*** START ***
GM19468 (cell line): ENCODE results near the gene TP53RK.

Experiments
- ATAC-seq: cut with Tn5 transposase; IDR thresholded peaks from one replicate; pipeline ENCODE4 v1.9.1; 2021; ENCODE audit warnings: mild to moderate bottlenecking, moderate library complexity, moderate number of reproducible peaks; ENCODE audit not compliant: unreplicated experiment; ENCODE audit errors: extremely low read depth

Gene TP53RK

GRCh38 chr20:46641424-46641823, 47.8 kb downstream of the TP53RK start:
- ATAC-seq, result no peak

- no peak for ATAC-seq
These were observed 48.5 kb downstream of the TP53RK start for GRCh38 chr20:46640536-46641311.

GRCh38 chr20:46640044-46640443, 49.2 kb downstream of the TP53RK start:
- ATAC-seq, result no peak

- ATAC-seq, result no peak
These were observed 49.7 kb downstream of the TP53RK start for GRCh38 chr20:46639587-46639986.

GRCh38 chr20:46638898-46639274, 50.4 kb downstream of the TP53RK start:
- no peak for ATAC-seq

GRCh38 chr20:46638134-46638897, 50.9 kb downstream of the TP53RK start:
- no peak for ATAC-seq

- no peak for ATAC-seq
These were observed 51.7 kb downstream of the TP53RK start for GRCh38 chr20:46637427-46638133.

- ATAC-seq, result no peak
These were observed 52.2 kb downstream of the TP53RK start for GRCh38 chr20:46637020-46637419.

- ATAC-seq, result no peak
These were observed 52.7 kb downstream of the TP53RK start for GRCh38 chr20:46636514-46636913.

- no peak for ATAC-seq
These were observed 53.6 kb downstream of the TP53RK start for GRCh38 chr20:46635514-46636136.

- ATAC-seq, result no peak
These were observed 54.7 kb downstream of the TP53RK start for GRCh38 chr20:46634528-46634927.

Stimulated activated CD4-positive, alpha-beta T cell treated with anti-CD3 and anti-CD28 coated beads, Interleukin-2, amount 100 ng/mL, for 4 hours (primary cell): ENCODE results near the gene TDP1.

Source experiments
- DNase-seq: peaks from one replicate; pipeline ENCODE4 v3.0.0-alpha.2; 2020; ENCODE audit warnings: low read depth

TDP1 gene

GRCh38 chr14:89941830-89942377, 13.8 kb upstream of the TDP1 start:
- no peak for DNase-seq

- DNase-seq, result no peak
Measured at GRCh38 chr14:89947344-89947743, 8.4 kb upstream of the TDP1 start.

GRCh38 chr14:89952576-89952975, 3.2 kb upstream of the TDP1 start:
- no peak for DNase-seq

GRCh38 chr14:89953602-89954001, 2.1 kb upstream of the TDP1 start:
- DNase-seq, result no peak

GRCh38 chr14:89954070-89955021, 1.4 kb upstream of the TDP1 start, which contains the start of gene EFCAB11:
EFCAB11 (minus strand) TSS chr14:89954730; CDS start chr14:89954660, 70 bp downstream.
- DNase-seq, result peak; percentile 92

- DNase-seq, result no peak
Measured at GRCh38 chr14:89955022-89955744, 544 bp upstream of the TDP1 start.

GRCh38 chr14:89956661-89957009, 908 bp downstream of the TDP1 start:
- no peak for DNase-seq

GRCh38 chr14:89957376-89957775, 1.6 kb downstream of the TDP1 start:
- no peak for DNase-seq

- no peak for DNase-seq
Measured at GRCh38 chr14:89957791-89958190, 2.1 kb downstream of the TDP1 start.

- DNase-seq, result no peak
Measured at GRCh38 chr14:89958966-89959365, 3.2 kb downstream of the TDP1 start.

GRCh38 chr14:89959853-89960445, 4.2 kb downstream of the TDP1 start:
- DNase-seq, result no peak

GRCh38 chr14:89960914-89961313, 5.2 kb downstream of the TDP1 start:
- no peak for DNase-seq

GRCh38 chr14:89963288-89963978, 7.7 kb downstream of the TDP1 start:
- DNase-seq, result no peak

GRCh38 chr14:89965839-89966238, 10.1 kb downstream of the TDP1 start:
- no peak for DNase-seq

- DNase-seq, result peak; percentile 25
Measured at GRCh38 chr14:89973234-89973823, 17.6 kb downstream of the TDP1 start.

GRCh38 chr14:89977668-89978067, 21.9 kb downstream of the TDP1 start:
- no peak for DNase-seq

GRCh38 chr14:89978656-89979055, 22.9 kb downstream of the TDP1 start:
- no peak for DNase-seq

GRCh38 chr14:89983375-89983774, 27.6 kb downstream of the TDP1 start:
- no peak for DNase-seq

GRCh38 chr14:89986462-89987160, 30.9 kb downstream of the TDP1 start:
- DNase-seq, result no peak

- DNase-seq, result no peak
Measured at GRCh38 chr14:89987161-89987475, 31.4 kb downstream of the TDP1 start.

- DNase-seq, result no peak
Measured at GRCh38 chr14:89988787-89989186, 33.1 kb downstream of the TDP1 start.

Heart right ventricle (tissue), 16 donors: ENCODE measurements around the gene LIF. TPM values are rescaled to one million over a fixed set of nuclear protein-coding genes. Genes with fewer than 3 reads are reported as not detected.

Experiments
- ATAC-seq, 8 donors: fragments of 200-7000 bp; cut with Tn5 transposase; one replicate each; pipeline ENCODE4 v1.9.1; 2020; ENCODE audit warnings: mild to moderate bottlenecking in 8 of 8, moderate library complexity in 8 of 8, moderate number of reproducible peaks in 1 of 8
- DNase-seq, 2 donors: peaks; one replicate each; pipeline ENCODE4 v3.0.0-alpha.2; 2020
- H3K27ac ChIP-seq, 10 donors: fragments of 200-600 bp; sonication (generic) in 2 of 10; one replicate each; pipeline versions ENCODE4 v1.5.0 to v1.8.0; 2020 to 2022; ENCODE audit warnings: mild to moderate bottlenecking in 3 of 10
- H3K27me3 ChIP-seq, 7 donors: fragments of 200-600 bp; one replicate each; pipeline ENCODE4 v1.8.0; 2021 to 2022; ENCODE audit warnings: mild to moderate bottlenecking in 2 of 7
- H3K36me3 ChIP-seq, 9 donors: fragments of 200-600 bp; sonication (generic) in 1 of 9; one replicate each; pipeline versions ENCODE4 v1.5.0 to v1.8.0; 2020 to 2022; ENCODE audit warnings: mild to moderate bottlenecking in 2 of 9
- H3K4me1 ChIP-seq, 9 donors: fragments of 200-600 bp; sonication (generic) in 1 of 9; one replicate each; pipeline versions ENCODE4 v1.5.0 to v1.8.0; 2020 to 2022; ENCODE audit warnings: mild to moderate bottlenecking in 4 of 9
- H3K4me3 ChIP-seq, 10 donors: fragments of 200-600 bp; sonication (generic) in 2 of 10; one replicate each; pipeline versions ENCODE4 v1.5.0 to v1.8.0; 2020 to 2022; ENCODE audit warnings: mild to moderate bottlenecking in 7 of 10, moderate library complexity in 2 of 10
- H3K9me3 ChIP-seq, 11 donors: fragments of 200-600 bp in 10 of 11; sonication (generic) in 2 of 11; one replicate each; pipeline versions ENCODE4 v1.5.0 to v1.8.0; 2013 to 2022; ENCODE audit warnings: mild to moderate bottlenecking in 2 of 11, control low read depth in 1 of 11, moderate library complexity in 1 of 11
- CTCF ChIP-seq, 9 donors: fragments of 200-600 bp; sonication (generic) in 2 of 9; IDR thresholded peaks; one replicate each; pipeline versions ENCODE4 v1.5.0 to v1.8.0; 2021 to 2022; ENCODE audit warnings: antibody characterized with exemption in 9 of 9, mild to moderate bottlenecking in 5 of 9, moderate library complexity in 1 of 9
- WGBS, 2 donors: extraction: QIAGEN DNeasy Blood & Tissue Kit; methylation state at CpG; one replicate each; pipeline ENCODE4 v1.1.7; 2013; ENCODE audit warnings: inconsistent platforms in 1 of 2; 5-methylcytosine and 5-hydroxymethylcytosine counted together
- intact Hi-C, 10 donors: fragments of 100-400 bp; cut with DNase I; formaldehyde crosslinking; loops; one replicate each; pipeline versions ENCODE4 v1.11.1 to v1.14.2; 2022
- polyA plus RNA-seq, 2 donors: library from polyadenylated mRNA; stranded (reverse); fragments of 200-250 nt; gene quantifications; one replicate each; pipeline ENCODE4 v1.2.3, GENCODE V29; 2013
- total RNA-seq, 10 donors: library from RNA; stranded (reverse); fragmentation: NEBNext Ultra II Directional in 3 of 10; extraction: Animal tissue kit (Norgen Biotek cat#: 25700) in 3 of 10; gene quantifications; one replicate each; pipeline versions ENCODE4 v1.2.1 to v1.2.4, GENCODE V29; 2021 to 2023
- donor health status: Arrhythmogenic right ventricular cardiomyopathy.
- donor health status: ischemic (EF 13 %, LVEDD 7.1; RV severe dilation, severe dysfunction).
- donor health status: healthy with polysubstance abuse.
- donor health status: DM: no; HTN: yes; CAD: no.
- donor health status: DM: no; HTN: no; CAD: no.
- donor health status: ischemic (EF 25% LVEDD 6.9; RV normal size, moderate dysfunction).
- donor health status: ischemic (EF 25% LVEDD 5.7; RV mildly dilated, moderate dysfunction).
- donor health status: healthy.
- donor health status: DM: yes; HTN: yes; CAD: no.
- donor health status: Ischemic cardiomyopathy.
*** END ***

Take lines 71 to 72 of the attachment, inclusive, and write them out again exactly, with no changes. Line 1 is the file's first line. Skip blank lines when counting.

Measured at GRCh38 chr14:89987161-89987475, 31.4 kb downstream of the TDP1 start.

- DNase-seq, result no peak